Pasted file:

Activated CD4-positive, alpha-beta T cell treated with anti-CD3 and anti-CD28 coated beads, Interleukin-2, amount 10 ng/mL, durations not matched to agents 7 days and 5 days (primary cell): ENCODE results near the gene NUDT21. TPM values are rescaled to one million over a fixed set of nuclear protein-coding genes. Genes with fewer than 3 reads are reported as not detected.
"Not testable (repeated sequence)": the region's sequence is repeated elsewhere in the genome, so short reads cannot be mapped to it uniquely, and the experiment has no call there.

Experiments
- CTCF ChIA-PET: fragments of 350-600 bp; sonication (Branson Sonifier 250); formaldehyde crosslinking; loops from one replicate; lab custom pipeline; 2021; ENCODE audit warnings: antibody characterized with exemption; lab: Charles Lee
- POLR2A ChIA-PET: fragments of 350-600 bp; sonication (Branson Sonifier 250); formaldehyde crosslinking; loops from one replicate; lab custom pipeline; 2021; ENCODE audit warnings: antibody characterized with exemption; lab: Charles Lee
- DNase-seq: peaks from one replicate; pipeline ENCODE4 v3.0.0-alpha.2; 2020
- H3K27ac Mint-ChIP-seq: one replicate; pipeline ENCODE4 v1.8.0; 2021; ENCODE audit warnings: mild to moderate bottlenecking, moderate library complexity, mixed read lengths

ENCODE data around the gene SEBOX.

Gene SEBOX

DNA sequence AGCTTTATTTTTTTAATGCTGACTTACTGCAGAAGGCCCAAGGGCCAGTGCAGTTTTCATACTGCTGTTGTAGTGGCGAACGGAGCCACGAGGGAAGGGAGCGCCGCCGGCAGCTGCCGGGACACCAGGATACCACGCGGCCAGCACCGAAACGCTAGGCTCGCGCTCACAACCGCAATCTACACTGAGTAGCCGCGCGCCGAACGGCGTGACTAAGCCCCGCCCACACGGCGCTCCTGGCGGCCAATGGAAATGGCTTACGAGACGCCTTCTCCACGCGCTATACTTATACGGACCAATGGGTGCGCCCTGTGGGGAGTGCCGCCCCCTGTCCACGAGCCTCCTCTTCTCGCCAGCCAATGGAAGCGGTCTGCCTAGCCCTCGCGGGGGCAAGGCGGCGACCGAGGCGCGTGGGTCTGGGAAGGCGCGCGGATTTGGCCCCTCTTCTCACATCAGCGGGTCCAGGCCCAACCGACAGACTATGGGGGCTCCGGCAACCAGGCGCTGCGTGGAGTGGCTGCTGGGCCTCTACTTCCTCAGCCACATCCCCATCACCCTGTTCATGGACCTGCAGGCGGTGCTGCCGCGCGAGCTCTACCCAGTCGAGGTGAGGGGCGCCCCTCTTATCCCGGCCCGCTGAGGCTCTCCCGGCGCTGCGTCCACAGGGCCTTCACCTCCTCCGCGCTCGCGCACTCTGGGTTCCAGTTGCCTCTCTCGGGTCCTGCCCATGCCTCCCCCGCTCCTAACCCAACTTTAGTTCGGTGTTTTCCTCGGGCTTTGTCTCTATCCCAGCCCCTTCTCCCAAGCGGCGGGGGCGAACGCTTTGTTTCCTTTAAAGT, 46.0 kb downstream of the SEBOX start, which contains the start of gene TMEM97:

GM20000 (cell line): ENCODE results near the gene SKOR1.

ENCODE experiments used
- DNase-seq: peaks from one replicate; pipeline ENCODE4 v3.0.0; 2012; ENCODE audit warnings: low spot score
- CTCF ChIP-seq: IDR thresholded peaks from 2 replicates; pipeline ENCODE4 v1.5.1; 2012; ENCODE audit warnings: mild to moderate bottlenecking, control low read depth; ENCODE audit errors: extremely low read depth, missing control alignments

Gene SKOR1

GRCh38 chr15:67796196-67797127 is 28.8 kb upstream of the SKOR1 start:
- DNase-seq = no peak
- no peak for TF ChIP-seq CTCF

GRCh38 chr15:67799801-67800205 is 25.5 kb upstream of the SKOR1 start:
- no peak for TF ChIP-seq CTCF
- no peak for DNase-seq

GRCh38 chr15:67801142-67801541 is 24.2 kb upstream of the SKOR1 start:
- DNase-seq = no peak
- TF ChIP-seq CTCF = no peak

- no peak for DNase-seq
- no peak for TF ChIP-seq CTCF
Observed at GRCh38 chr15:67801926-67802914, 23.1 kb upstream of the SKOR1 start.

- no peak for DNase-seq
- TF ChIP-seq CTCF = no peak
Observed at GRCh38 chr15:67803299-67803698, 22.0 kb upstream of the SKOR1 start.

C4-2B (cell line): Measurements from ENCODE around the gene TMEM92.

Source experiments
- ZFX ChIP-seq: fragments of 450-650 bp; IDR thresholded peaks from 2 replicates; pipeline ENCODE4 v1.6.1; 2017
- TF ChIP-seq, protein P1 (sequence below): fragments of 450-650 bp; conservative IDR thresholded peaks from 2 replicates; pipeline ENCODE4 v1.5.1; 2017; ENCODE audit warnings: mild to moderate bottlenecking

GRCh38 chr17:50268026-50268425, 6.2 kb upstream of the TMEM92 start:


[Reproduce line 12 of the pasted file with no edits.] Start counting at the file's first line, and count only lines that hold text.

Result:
ENCODE experiments used